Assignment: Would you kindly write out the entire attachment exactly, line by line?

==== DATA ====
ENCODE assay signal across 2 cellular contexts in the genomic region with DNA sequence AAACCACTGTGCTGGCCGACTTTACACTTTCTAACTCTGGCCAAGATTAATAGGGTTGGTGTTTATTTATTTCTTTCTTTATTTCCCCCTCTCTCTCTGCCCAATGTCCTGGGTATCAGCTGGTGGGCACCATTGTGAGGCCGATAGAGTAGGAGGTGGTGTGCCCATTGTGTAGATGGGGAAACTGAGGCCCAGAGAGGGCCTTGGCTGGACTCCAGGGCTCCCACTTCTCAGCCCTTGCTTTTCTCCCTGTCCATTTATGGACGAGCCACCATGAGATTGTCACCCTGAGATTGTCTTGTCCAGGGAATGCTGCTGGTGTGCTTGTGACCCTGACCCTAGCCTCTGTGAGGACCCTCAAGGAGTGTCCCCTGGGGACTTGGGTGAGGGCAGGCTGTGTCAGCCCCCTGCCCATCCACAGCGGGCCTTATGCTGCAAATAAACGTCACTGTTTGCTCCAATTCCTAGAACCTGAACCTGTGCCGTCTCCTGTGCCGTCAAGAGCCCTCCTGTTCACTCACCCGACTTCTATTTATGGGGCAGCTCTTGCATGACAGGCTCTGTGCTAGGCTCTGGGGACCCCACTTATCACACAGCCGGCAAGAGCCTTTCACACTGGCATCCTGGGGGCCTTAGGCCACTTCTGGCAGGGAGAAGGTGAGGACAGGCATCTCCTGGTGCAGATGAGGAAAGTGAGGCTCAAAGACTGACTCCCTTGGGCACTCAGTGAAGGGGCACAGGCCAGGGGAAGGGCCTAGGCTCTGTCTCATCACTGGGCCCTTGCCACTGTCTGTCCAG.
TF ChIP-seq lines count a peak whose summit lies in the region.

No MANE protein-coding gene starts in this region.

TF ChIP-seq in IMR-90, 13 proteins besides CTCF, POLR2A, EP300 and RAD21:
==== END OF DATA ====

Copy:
ENCODE assay signal across 2 cellular contexts in the genomic region with DNA sequence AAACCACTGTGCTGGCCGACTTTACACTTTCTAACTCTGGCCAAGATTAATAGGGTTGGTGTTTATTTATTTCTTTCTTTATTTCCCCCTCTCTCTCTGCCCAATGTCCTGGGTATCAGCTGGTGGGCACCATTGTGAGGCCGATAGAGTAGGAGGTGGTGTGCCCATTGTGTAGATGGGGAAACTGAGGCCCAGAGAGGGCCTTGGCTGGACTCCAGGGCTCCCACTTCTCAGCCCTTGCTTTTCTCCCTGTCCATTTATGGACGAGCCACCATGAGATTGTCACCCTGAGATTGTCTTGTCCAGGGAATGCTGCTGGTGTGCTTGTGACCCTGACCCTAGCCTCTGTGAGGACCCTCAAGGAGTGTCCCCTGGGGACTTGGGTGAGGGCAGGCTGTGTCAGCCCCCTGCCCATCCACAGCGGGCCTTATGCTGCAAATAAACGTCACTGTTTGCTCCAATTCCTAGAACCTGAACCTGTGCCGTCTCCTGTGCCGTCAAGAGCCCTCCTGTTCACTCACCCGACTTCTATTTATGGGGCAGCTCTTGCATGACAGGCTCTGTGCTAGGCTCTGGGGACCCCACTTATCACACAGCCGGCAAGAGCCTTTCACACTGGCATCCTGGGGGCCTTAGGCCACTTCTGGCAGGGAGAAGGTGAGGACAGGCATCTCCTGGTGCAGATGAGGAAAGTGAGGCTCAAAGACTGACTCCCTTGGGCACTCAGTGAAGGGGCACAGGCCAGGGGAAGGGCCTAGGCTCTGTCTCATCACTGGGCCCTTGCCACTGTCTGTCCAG.
TF ChIP-seq lines count a peak whose summit lies in the region.

No MANE protein-coding gene starts in this region.

TF ChIP-seq in IMR-90, 13 proteins besides CTCF, POLR2A, EP300 and RAD21: